Last week we had an unusual week in Jerusalem, the temperature throughout the week was almost 40 Celsius. This was very hot, which made many of us want to stay at home despite the coronavirus health measures being slowly lifted. It is indeed a new era after these few weeks in lockdown, and things seem to be going back to ‘normal’. As I was walking in the streets of Jerusalem this week, I began to see people again sitting in coffee shops and restaurants. Even though things seem to go back to how they were, a lot has changed since the outbreak. For instance, there have been some positive initiatives between different segments of society to fight the Coronavirus, this is also true to cooperation between certain Palestinians and Israelis. But will this cooperation last and make a difference?
The political situation seems to indicate that such developments may end. It is taking us in the opposite direction. The newly elected Israeli government is not helping to foster cooperation, trust and reconciliation. The latest election was fuelled by racist and hateful rhetoric, the Prime Minister is on trial for many cases of corruption and the government has made many statements in favour of illegally annexing Palestinian Territories. If such annexation does materialise, the rise of violence will spike and create more divide between Palestinians and Israelis. People are already preparing for such events to occur and predicting the rise in violent clashes.
Likewise, the Coronavirus has negatively impacted people economically. With the closure being lifted up in the West Bank, the new reality of loss of jobs and business is hitting. In the West Bank, not to mention Gaza, experts estimate a 50% unemployment. In Israel, experts estimate a 15% unemployment even when people go back to work. This economic devastation, together with the annexation plan to take Palestinian land, the potential for escalation in violence and general frustration is rising. This may eventually lead to an explosion.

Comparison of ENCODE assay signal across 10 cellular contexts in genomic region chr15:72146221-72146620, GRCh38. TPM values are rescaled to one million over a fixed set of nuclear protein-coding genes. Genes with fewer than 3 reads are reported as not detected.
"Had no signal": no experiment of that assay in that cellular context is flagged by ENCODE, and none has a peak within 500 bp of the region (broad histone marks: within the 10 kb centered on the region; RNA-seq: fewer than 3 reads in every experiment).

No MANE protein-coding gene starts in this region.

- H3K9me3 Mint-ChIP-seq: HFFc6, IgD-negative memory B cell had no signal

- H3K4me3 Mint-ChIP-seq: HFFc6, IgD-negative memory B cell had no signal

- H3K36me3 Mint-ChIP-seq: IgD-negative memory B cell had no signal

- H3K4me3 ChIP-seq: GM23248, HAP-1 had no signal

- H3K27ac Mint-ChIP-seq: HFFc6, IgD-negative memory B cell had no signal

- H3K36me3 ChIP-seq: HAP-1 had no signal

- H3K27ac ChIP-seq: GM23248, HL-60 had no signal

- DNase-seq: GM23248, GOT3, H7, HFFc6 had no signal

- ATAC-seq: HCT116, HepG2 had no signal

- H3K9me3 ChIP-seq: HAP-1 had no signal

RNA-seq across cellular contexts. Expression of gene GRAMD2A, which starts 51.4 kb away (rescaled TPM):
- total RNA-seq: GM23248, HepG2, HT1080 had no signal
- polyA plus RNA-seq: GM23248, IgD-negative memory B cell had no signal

Another phenomenon that happened during the Coronavirus that will probably continue, is the new law regulations that allow secret services to monitor, track and invade one’s privacy. This is not just unique to our context in the Middle East, but true to other countries around the world. Before the outbreak, a number of countries needed special legal permission to gather information from people’s phones, cameras and online accounts, today this is much easier. This can violate many rights and allow for authorities to expand their power. They can use this to gain influence over their citizens. In other words, the rules of engagement between governments and citizens, and Israelis and Palestinians, is changing rapidly.
What do all of these developments mean? There are two main options. On one hand, governments and some leaders may continue to use these circumstances to advance divisive and destructive policies in Israel and Palestine; taking advantage of the fact that many other countries and people are busy and struggling to cope with the Coronavirus. Which will ultimately lead to catastrophic results, enormous pain and devastating suffering. And when countries, especially those connected to the Middle East and the Holy Land, will realise what has happened, it will be too late.
On the other hand, people and leaders can take advantage of some positive events, engagement and cooperation that have happened recently. This can build on already existing connections to advance an alternative vision for the conflict. A vision that its foundational blocks comprise of mutual trust, shared interests and cooperation. In the same manner that some Palestinians and Israelis joined together to prevent the spread of the virus.
For this reason, we ought to be aware of the developments around us, proactive to engage with one another and care for the ‘other’, in order to counter the destructive vision that will bring irreversible implications to our lives. Especially to those most vulnerable in our societies. Things are indeed getting hot here, and not in a good way. If we continue to ignite the fire of the conflict, it will be far more dangerous than the Coronavirus and no lockdown will help us.
Musalaha Executive Director — Salim J. Munayer